Hahaha...Yeah, my bride is shy, just like me. We do a lot of work in the garden together...and a lot separately. She has the last word over all things veggie and I have the last word over all things flowery. We consult each other for ideas and work on each other's sections...but when a final decision must be made and we cannot agree...then the "Last Word Plan" kicks in. The result is that we do not argue about techniques or when to's. hahaha.
     
  8. hummerbum

    hummerbum Young Pine

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    So jealous of your soil...it is really rich just by the look!! Beautifully laid out!! The best part for me were the earthworms...that let's me know that the soil is great and/or in good hands!!!
     
  9. Growingpains

    Growingpains Young Pine

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    Keeping an agreement makes a content marriage, Sjoerd, as you have discovered.
     
  10. Sjoerd

    Sjoerd Mighty Oak

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    Thanks HUMMER--I appreciate your comments. I am really proud of my soil because I work so hard on it every year. I constantly do things to keep it tidy and I enrich it just as soon as a crop has been harvested. I really like seeing the presence of earthworms too...and there were some real granddaddy's in there. I am pretty sure that they are there because of the thick winter mulch blanket that I cover it with over the winter months.

    Too right, GROWING--Do you come out of the east, by any chance?? You are so wise.:)
     
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  11. Growingpains

    Growingpains Young Pine

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    Sjoerd, by "Out of the east", I assume you mean an Oriental country? I originat from the southern part of the USA and migrated to the north. If I have wisdom, it comes from parents who were unwealthy and used common sense. I appreciate your assessment of my brain power. :D
     
  12. Sjoerd

    Sjoerd Mighty Oak

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    Actually I was referring to the "three wise men from the east" that appeared in Bethlehem around Christmas time. That is why I asked if you came out of the east.

    I was joking about that out of the east thing, but I am dead serious about you being a smart cookie. I think it shows through in your posts.

    What part of the southern states did you come from? I have travelled there...and there are several lovely and interesting states that I enjoyed visiting.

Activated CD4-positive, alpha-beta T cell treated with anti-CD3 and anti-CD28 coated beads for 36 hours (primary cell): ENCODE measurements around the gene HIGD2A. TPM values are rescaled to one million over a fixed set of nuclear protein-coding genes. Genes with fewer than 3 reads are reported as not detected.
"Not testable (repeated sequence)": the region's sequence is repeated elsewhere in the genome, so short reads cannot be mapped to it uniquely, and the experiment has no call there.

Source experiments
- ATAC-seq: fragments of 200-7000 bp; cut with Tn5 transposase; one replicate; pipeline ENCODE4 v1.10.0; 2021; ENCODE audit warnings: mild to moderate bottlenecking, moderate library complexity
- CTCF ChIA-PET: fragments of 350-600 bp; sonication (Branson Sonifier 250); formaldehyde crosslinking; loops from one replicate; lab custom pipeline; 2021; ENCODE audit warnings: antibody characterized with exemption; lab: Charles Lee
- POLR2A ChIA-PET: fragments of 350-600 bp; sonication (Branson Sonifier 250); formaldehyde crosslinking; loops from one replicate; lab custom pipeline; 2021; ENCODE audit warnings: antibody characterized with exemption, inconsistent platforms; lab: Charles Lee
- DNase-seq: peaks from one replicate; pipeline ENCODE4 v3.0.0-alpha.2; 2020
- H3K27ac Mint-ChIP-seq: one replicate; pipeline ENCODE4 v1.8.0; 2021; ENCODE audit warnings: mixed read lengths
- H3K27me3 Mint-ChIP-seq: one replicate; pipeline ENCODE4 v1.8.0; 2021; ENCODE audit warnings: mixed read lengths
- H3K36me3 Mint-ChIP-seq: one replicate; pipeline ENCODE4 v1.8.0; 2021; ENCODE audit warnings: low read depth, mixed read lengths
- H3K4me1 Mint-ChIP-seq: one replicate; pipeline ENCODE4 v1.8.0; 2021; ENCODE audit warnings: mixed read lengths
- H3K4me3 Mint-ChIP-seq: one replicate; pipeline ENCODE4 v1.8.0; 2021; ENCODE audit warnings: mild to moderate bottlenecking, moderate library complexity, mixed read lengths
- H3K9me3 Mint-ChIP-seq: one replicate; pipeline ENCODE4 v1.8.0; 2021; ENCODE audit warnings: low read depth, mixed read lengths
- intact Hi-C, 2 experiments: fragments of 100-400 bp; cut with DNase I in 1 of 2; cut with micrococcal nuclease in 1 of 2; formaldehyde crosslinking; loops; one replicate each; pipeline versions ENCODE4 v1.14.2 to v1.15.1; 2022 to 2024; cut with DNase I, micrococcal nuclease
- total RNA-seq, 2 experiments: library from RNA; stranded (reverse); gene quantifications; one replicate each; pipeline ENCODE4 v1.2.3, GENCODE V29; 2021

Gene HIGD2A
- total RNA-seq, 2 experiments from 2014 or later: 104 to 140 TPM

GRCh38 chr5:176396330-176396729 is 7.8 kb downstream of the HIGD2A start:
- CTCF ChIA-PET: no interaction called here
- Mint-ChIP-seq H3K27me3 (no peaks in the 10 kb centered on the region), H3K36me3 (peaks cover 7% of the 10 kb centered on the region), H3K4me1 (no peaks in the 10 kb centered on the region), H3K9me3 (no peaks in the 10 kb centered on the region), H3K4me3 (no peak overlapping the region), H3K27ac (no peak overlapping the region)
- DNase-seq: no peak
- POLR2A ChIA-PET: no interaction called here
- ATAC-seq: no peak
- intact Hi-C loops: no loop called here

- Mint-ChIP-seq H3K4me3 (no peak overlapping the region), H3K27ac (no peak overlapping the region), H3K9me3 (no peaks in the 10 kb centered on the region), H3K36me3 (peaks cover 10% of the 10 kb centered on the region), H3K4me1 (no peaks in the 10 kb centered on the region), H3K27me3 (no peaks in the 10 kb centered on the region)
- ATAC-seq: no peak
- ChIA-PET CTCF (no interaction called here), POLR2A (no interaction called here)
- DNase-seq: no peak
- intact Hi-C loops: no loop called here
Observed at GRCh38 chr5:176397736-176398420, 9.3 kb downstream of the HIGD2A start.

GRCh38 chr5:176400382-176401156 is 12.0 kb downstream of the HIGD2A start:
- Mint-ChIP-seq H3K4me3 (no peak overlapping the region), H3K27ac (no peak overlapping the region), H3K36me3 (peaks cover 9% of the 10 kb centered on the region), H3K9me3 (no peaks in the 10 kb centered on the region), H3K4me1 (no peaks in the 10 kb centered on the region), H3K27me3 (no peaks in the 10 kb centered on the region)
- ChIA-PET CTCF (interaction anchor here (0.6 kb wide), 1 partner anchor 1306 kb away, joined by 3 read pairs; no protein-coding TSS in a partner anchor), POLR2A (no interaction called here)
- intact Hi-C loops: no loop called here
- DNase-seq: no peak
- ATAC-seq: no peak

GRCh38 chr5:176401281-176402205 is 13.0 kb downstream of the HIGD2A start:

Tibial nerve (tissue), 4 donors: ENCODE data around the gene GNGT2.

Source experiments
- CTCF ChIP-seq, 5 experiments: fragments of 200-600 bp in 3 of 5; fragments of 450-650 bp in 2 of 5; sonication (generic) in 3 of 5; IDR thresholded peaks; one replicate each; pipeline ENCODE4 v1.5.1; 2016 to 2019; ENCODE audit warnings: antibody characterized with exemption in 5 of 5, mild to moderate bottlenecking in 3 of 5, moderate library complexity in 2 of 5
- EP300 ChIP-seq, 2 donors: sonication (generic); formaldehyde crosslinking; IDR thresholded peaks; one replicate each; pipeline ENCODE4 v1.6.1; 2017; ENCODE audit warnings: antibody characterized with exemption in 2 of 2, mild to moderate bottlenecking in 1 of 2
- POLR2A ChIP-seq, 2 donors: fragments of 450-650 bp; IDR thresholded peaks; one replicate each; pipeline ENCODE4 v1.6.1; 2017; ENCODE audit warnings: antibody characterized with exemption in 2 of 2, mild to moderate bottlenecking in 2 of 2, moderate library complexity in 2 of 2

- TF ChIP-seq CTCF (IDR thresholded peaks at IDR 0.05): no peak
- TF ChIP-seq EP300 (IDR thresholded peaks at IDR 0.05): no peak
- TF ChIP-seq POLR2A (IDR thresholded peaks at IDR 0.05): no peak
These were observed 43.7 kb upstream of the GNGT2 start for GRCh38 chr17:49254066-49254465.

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  13. Growingpains

    Growingpains Young Pine

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    Sjoerd, I was born in the mountainous region of North Carolina, grew up in the hills of South Carolina, moved to Michigan in 1955 and I think all three are beautiful places to live.
    Thanks for the compliment. I try to put my best foot forward. LOL
     
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  14. Sjoerd

    Sjoerd Mighty Oak

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    Ahhh the Carolinas. I remember those two states. Quite different, as I recall. when I think of these two states I think of the mountains of North Carolina and how beautiful they were....the coastal portion was also stunning.
    South Carolina is different...I think of swamps and live oaks.

    I reckon that your impressions may be a little different, but that's what I recall.

    The thing with putting your best foot forward is that if done in haste, you could loose the glass slipper and the carriage may turn back into that pumpkin....oh dear.
     
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  15. Growingpains

    Growingpains Young Pine

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    Yes Sjoerd, South Carolina does have some swampy areas, but the north west corner, where I grew up, has mountains and lovely hills. In fact, the year before Mama died, Daddy was the man who watched for forest fires from a tower atop the highest mountain in South Carolina. Sassafras Mountain. How sweet were those days.